What is a Research Proposal
박사과정이나 연구과정 (연구석사도) 지원시에는 학교측에서 입학후 하고자 하는 연구에 대한 요약본을 보고 싶어 한다. 이때 제출해야 하는 것이 RP다.
여기에는 연구목표, 대략의 타임라인과 연구방법 등을 기재하여야 하기 때문에 관심이 있고 함께 연구하고 싶은 교수를 찾는데 결정적인 역할을 한다.
아래는 박사과정에 있는 영국학생이 주는 RP Tip이니 읽어보기 바란다.
1. What your proposal should do
In a nutshell, your proposal needs to articulate what you want to research for three years, and why. Additionally, you need to explain why your area of research is important: what gap in the literature are you filling? What broader relevance do your ideas have? Why should they offer you a place (and potentially a fairly large pot of cash) over someone else?
This is clearly a very different rationale to writing an essay. You need to think in terms of answering questions, rather than outlining an argument (you’ll be spending a fairly significant part of the three years gathering data or information, and without this, how can you indicate what argument you will pursue to answer your questions?).
2. What’s the format of a research proposal?
This does vary fairly dramatically from University to University, and subject to subject. As a result, you need to find out in advance what the guidelines are for the departments you would be interested in being supervised by. For instance, Cambridge’s English faculty ask for a mere 500 words (and provide a good summary of what it should include) whereas ESRC applications typically ask for a two-side proposal (which, if you’re canny with font sizes, is about 1500 words).
However, the sorts of things that need to be included in the proposal are typically fairly constant:
- Your research topic, including your questions and hypotheses,
- How you plan to situate yourself within the existing key literatures (and your existing knowledge and awareness of these),
- How you intend to make an original and necessary contribution to this literature – what is the gap? Why is it academically and socially important that this gap is filled?
- Your methodology : how you plan to answer the questions,
- How you plan to conduct the research and in what stages,
- What sources you will use.
It’s not necessary to have a very detailed method of interrogating your questions at this stage, but you do need to have demonstrated some level of prior thought about how you will do these things. If you can indicate a vague timescale for your research, so much the better. The important thing is that you demonstrate some level of feasibility – it’s fine to be a bit ambitious, but giving no thought at all to methodological issues or proposing something grand and unworkable are both equally likely to be unsuccessful.
Longer proposals should always be sub-headed, shorter ones need not be.
3. Where do I start?
Just ‘coming out with’ a research proposal is both very difficult and not necessarily a good idea. A few tips for beginning to phrase your research proposal are below:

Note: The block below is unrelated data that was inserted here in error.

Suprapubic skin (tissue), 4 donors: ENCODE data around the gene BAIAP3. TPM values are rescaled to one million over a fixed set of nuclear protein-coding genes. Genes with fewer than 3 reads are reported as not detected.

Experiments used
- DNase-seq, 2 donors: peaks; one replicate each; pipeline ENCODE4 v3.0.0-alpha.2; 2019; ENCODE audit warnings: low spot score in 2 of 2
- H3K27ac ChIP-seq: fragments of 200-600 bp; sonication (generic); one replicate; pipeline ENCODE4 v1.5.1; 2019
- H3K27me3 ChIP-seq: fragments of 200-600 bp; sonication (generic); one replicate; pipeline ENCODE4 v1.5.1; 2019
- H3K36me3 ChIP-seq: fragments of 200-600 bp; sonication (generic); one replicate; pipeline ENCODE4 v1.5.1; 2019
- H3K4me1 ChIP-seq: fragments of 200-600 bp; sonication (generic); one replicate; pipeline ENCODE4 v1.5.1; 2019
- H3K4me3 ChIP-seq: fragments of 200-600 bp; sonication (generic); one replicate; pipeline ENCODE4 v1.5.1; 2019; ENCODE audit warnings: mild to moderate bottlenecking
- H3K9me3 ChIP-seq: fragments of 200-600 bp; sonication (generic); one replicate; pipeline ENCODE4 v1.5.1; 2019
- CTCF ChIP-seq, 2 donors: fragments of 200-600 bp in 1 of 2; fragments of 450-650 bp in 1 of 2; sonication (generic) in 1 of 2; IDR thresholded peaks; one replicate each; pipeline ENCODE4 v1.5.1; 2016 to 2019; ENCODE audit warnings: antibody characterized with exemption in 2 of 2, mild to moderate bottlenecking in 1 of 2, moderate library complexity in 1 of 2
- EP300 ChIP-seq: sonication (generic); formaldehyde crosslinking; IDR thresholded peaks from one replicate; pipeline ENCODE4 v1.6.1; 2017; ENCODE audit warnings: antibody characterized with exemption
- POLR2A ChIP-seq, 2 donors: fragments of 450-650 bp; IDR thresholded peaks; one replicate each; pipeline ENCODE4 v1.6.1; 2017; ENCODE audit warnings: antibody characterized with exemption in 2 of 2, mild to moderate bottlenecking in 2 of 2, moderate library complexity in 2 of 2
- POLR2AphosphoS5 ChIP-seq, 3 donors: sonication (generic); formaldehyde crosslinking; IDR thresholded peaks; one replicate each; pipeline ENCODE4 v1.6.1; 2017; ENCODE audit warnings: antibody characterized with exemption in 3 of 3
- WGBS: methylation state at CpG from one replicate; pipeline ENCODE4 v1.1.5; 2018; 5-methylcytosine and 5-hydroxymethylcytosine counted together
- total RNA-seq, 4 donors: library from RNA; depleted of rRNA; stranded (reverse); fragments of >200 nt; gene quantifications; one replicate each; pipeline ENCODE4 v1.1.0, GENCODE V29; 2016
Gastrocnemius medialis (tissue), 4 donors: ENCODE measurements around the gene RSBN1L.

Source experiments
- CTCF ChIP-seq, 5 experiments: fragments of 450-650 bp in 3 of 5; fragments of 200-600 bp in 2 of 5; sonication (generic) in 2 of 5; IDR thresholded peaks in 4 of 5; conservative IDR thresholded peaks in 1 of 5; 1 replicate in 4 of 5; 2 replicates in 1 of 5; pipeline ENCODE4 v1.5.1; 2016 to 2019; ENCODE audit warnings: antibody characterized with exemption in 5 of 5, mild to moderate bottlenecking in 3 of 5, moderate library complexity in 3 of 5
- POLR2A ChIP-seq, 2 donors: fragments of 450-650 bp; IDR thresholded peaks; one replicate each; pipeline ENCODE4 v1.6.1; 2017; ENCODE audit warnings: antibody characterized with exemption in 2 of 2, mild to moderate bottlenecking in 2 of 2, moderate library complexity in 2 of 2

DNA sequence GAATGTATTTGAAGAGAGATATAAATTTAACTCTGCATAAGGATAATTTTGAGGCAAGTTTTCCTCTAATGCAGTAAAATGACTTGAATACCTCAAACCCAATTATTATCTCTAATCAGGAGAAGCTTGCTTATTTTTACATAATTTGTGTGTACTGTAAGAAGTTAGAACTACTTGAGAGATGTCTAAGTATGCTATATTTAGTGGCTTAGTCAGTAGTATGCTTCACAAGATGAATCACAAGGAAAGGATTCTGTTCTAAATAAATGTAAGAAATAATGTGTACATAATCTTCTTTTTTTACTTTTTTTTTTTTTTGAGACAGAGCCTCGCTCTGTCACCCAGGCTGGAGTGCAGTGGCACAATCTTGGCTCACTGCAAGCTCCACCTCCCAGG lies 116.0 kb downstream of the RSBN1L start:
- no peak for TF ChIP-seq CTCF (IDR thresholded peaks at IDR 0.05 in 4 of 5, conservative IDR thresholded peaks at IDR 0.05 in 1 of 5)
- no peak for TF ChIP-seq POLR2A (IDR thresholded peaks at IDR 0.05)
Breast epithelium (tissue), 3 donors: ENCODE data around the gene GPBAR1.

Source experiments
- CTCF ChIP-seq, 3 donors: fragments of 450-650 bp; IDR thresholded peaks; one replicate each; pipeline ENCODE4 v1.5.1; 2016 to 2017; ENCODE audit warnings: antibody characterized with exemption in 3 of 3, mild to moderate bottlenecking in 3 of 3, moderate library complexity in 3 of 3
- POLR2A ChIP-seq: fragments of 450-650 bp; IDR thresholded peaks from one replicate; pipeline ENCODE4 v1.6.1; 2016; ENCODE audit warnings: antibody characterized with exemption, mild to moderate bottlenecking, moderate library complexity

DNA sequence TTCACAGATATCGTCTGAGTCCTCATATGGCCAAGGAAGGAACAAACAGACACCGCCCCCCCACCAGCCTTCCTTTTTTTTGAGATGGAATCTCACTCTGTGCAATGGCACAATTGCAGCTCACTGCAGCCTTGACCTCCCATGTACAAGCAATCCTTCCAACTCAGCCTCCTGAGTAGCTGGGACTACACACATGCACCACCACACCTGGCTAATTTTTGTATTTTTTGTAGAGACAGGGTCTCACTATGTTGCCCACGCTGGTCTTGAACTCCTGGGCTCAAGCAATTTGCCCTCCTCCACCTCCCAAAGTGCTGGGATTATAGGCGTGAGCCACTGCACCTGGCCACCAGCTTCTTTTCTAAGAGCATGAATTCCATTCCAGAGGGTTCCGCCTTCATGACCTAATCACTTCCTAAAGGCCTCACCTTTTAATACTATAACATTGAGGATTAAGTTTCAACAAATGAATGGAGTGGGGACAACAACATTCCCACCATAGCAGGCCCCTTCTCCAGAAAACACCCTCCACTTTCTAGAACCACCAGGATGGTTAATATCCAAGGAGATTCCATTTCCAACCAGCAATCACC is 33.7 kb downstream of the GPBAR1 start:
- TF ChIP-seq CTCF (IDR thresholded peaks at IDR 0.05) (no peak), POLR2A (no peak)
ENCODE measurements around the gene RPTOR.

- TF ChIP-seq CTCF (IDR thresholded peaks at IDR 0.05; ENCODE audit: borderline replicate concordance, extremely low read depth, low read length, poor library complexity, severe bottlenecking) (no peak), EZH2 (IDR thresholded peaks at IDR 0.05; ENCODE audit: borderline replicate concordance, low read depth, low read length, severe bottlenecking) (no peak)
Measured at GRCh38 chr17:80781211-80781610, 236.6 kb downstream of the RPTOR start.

Start Simple What’s your question? How can you break your question down into a sequence of interlinked ideas that you can empirically investigate? It sounds incredibly amateurish, but I found it extremely helpful to begin with a flowchart to break down how I wanted to approach the topic, which then made it far easier to define my methodology.
Give yourself time Most proposals typically go through umpteen drafts. If you start the week before the deadline, you will be in deep trouble. From initial ideas to final draft can take as long as two or three months if done properly.
Ask for help Most academics are usually only too happy to encourage bright students to look at doctoral study. Taking an unformed proposal to a sympathetic tutor can help you develop your ideas and gain more of a feel for the type of format required.
Don’t panic It’s well understood that your topic will likely evolve over the course of your study. What is important is that you are able to demonstrate a well-worked idea and to think critically about how you will contribute to the literature. For if you are unable to do this with ‘topic mark one’, why should a university take you on in the hope that ‘topic mark two’ might be better?
4. Experiences of writing thesis proposals
In terms of choosing a topic area and writing the proposal, my wholly unscientific process went as follows:
Write a big list of key words for all the areas you’re interested in.
(Mine was about 2 A4 pages).
Try and meld it into some kind of flow chart to show how you can relate and tackle these ideas.
Take it to members of staff, all of whom say ‘sacré bleu! That is unworkably huge!’
Repeat step 2. and step 3. Several times.
Staff members suggest it might be a good idea to actually write something, so attempt to craft flow-chart into a proposal.
It’s still too long.
After about 15 re-drafts of the main section, realise that at some point you will have to cover the dreaded ‘M’ word: methodology. So resign yourself on a Sunday night to sitting in front of House with a cup of coffee and some research books. Curse repeatedly.
Take back to most helpful (ie. least critical) staff member, who says ‘ooh, your methods section is really good!’. Splutter in disbelief.
Rework the whole thing a couple of times until reasonably happy with it. Print it off, and then immediately notice several typos, one of which is a misspelling of your academic discipline on the first page.
Take it, proudly, to one of the staff members who will be supervising you at your new university, who says ‘it’s good, but your methodology is all wrong’ (I knew it!).
Try not to cry, hand it in to admissions tutor anyway (since the day before the deadline it’s a bit late to change things). Panic about how you’ve wasted three months working on something rubbish and will never, ever succeed in life.
Get offered place the same day.